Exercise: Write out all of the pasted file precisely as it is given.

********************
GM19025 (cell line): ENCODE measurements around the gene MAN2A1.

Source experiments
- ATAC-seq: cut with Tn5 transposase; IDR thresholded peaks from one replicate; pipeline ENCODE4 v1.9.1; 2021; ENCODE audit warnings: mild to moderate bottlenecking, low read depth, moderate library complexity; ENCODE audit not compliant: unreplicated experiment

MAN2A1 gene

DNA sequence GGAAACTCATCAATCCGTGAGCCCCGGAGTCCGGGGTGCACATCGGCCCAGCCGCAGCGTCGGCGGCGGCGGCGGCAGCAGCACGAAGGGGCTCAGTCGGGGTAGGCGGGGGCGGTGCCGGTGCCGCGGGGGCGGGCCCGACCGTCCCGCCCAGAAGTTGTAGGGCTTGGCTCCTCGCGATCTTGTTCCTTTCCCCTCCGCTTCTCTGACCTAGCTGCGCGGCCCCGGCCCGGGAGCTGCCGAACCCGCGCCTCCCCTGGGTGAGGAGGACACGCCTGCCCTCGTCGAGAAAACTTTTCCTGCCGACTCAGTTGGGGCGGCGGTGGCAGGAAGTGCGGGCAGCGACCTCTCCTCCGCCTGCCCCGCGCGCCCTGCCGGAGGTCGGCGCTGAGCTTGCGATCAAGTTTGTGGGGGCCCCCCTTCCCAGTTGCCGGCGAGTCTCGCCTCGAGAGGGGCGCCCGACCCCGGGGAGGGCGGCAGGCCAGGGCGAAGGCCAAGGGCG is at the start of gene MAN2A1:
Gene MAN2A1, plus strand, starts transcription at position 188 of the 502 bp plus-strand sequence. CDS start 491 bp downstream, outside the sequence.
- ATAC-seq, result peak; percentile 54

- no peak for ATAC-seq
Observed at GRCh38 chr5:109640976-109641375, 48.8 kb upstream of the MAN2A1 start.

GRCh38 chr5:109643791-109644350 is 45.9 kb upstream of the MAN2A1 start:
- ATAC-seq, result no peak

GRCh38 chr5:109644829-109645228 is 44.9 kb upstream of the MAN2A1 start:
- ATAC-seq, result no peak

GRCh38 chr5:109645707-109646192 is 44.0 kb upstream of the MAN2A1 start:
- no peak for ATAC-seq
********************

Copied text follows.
GM19025 (cell line): ENCODE measurements around the gene MAN2A1.

Source experiments
- ATAC-seq: cut with Tn5 transposase; IDR thresholded peaks from one replicate; pipeline ENCODE4 v1.9.1; 2021; ENCODE audit warnings: mild to moderate bottlenecking, low read depth, moderate library complexity; ENCODE audit not compliant: unreplicated experiment

MAN2A1 gene

DNA sequence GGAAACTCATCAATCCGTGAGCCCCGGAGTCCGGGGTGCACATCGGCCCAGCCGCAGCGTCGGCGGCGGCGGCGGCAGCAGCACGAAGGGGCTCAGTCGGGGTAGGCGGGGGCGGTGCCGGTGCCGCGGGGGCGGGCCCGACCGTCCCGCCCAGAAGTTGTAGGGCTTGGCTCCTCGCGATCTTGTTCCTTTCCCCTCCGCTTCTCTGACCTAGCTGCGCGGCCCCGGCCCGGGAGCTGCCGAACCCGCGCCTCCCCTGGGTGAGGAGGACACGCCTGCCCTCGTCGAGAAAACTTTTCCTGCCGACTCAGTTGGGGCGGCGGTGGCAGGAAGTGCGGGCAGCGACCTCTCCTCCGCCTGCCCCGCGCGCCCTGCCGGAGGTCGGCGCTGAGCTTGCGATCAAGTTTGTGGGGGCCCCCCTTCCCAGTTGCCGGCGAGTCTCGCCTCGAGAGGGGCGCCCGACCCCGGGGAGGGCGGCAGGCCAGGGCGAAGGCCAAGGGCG is at the start of gene MAN2A1:
Gene MAN2A1, plus strand, starts transcription at position 188 of the 502 bp plus-strand sequence. CDS start 491 bp downstream, outside the sequence.
- ATAC-seq, result peak; percentile 54

- no peak for ATAC-seq
Observed at GRCh38 chr5:109640976-109641375, 48.8 kb upstream of the MAN2A1 start.

GRCh38 chr5:109643791-109644350 is 45.9 kb upstream of the MAN2A1 start:
- ATAC-seq, result no peak

GRCh38 chr5:109644829-109645228 is 44.9 kb upstream of the MAN2A1 start:
- ATAC-seq, result no peak

GRCh38 chr5:109645707-109646192 is 44.0 kb upstream of the MAN2A1 start:
- no peak for ATAC-seq